Serine hydrolase KIAA1363 is highly expressed in invasive cancer cells and is the major protein in mouse brain diethylphosphorylated by and hydrolyzing low levels of chlorpyrifos oxon (CPO) (the activated metabolite of a major insecticide). It is also the primary CPO-hydrolyzing enzyme in spinal cord, kidney, heart, lung, testis and muscle but not liver, a pattern of tissue expression confirmed by fluorophosphonate-rhodamine labeling. KIAA1363-gene deletion using homologous recombination reduces CPO binding, hydrolysis and metabolism 3- to 29-fold on incubation with brain membranes and homogenates determined with 1 nM [3H-ethyl]CPO and the inhibitory potency for residual CPO with butyrylcholinesterase as a biomarker. Studies with knockout mice further show that KIAA1363 partially protects brain AChE and monoacylglycerol lipase from CPO-induced in vivo inhibition. Surprisingly, mouse brain KIAA1363 and AChE are similar in in vitro sensitivity to seven methyl, ethyl and propyl but not higher alkyl OP insecticides and analogs, prompting structural comparisons of the active sites of KIAA1363 and AChE relative to OP potency and selectivity. Homology modeling based largely on the Archaeoglobus fulgidus esterase crystal structure indicates that KIAA1363 has a catalytic triad of S191, D348 and H378, a GDSAG motif and an oxyanion hole of H113, G114, G115 and G116. Excellent selectivity for KIAA1363 is achieved on OP structure optimization with long alkyl chain substituents suggesting that KIAA1363 has larger acyl and leaving group pockets than those of AChE. KIAA1363 reactivates faster than AChE presumably due to differences in the uncoupling of the catalytic triad His upon phosphorylation. The structural modeling of KIAA1363 helps understand OP structure-activity relationships and the toxicological relevance of this detoxifying enzyme.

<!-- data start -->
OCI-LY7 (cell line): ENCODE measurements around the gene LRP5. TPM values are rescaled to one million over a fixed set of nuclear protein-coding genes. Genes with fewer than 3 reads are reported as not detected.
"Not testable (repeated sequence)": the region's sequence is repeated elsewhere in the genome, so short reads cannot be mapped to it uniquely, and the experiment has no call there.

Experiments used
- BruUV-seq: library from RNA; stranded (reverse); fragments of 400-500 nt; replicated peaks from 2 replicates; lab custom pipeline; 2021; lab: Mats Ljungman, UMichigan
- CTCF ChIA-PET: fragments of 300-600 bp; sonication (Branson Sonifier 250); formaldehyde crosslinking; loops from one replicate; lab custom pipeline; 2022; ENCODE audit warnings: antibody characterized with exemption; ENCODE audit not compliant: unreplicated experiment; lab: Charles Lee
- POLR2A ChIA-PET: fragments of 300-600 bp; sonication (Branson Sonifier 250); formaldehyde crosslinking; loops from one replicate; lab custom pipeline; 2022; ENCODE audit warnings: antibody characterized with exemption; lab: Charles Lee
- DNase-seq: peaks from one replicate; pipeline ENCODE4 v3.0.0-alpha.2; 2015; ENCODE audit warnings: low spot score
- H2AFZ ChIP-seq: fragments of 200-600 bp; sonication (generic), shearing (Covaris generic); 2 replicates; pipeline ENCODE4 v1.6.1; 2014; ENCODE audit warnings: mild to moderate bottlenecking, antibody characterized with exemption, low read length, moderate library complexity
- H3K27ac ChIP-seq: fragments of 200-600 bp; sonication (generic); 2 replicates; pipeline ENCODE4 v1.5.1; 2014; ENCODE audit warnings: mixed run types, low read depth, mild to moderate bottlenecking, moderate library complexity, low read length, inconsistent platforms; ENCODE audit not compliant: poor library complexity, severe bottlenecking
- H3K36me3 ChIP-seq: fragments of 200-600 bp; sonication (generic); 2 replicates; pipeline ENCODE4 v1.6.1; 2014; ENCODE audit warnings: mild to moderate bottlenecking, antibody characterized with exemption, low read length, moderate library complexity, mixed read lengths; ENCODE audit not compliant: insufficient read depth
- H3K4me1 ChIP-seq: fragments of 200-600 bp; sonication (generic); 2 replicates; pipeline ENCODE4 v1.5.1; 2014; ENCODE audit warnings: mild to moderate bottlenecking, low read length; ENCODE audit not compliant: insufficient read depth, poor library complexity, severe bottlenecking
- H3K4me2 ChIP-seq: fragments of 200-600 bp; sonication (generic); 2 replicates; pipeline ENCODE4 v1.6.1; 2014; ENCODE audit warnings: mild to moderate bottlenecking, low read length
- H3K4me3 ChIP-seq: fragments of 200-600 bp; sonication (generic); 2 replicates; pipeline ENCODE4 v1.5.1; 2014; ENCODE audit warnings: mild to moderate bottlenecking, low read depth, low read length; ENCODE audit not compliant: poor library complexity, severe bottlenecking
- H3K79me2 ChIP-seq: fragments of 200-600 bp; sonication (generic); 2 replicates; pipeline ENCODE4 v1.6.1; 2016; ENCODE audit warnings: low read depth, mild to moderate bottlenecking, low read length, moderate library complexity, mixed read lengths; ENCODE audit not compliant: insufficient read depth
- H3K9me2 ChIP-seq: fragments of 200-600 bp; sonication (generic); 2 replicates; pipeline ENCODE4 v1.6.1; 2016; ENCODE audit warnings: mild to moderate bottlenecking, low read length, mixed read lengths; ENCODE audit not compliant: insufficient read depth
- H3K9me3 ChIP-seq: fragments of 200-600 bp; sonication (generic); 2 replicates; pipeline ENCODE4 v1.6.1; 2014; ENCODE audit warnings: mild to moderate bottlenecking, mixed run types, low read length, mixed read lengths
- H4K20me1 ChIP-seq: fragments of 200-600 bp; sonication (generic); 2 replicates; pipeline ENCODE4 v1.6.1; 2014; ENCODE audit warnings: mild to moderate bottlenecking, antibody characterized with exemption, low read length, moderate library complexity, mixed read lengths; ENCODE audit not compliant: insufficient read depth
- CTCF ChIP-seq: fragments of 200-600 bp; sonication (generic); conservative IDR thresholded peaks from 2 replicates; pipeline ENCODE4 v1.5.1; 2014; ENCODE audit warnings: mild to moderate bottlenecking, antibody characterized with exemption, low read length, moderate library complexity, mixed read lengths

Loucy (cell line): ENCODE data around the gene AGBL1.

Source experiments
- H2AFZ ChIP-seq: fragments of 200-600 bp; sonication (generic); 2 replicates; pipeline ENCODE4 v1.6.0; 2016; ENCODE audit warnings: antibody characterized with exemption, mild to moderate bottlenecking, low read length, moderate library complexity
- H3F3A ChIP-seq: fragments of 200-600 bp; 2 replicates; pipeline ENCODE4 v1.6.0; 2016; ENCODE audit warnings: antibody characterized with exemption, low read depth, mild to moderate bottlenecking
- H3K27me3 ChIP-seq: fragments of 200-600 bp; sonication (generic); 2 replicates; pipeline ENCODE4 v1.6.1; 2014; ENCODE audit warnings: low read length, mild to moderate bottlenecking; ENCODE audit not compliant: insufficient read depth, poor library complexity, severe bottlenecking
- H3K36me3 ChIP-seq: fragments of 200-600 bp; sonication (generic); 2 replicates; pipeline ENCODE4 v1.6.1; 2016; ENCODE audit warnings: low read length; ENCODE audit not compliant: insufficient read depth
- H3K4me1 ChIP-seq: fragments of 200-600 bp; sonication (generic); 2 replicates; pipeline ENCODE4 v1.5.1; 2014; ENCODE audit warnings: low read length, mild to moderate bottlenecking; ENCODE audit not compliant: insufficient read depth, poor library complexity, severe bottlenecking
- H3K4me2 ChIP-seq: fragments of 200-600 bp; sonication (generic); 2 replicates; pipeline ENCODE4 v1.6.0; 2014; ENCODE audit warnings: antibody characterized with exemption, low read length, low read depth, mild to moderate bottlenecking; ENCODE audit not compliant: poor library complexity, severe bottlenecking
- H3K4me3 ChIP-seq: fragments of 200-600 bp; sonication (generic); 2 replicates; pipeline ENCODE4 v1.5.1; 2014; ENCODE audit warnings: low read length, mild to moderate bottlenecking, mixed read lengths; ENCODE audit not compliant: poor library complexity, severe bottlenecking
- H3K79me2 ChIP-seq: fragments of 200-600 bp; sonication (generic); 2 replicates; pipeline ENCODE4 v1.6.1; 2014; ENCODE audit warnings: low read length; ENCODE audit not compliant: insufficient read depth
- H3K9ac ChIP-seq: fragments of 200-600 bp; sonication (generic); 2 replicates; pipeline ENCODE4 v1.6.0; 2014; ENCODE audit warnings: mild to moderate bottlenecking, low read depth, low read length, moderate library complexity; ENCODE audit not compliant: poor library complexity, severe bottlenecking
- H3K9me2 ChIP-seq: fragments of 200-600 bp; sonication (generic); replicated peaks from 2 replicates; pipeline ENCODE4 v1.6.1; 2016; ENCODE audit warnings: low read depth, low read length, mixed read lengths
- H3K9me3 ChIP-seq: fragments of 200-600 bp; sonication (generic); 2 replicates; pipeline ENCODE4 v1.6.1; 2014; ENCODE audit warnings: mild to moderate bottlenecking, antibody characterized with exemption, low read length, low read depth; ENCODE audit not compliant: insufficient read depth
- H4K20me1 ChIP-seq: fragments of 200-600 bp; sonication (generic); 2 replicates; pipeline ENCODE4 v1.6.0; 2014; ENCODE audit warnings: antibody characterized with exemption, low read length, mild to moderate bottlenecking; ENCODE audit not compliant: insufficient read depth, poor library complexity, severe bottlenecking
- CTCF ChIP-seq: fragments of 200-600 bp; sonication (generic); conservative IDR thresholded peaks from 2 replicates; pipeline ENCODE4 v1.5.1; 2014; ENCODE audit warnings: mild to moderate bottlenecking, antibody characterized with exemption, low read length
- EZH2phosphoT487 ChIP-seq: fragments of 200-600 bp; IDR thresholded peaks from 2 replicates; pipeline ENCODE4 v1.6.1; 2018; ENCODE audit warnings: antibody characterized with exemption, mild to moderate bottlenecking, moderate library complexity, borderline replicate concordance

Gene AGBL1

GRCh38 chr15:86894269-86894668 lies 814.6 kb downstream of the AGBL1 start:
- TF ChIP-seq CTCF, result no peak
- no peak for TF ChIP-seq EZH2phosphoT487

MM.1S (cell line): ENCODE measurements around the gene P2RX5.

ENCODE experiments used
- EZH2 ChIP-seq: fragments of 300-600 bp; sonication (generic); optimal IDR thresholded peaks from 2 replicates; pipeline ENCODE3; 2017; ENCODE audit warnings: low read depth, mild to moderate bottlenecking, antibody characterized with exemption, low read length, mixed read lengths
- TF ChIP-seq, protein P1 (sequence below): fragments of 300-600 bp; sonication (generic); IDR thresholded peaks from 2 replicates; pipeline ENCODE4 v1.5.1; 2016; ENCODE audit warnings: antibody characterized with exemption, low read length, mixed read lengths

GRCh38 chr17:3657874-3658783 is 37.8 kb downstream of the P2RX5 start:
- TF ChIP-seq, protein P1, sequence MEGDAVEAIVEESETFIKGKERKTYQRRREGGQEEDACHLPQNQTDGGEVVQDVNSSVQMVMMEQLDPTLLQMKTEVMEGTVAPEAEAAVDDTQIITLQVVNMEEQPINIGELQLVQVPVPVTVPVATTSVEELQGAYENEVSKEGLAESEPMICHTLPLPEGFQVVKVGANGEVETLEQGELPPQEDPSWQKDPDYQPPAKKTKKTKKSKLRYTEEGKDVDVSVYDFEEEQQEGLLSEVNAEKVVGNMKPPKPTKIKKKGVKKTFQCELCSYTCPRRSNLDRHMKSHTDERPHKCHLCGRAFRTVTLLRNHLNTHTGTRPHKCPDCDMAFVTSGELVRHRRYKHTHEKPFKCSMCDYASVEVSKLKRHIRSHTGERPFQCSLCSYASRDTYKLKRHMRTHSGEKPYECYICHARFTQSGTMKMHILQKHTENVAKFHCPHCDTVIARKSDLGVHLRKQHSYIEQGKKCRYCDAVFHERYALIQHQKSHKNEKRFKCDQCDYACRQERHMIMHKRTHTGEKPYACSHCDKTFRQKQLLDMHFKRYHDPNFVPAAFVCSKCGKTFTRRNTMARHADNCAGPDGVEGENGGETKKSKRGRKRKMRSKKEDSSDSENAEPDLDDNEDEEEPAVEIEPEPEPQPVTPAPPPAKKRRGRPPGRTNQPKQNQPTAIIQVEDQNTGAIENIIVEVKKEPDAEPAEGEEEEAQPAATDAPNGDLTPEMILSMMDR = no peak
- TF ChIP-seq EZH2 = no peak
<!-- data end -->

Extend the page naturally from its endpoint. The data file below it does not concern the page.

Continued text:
acetylcholinesterase; chlorpyrifos oxon; detoxification; KIAA1363
Δ9-Tetrahydrocannabinol (THC), the psychoactive ingredient of marijuana, exhibits useful medicinal properties, but also undesirable side-effects. The brain receptor for THC, CB1, is also activated by the endogenous cannabinoids anandamide and 2-arachidonylglycerol (2-AG). Augmentation of endocannabinoid signaling by blockade of their metabolism may offer a more selective pharmacological approach compared to CB1 agonists. Consistent with this premise, inhibitors of the anandamide-degrading enzyme fatty acid amide hydrolase (FAAH) produce analgesic and anxiolytic effects without cognitive defects. In contrast, we show that dual blockade of the endocannabinoid-degrading enzymes monoacylglycerol lipase (MAGL) and FAAH by selected organophosphorus agents leads to greater than 10-fold elevations in brain levels of both 2-AG and anandamide and robust CB1-dependent behavioral effects that mirror those observed with CB1 agonists. Arachidonic acid levels are decreased by the organophosphorus agents in amounts equivalent to elevations in 2-AG, indicating that endocannabinoid and eicosanoid signaling pathways may be coordinately regulated in the brain.
anandamide; 2-arachidonylglycerol; chlorpyrifos oxon; endocannabinoid; monoacylglycerol lipase; fatty acid amide hydrolase; organophosphorus